There are hundreds of stocks of chum salmon throughout the state of Alaska and their population trends are diverse. About two-thirds of the sub-regions harvest fall below the respective recent 10-year harvest average. Stocks appear to be healthy and there is no indication of overfishing.
Pelagic gill netting does not have any interaction with endangered, threatened, protected (ETP) species. The discard rate is moderate but has a low survival rate. The bycatch rate of the fishery is low. Chum salmon is a keystone species in Alaska, meaning that the species holds together the entire ecosystem.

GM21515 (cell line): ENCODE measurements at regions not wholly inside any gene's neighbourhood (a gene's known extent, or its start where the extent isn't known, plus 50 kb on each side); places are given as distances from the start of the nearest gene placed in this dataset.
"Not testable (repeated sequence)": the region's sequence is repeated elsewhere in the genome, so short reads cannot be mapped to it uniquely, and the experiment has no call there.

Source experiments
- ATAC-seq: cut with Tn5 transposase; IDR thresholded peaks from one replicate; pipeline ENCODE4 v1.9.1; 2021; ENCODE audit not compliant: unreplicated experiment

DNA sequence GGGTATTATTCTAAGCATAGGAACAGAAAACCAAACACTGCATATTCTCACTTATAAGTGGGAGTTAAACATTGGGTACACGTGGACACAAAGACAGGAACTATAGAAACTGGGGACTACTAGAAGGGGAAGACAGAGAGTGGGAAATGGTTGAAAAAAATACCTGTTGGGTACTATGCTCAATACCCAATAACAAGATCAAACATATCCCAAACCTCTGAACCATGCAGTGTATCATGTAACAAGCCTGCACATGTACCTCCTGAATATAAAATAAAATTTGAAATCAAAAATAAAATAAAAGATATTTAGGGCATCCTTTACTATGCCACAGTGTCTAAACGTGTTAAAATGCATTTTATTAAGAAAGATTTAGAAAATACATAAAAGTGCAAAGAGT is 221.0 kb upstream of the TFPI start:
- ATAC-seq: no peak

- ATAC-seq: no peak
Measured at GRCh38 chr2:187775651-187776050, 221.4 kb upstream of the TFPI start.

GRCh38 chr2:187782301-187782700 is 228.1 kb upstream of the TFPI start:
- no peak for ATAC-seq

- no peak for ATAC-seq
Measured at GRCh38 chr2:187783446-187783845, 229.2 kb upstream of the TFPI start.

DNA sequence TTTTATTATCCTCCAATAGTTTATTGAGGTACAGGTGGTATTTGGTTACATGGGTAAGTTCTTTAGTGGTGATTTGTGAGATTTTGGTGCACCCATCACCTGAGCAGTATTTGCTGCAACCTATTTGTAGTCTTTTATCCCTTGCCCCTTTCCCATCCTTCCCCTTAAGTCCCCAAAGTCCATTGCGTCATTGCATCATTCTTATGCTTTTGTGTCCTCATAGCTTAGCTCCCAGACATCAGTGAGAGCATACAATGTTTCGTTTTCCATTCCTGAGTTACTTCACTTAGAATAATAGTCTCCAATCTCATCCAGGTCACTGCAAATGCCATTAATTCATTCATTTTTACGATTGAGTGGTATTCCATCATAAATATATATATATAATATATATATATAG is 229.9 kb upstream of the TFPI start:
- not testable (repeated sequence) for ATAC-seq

This fishery is managed under the Alaska Board of Fisheries (BOF), the Alaska Department of Fish and Game (ADF&G) and the North Pacific Fishery Management Council. Management measures include protection of ETP species, stock and harvest monitoring, combating illegal, unreported and unregulated (IUU) fishery, restriction of the number of fishing vessels. Management is considered largely effective.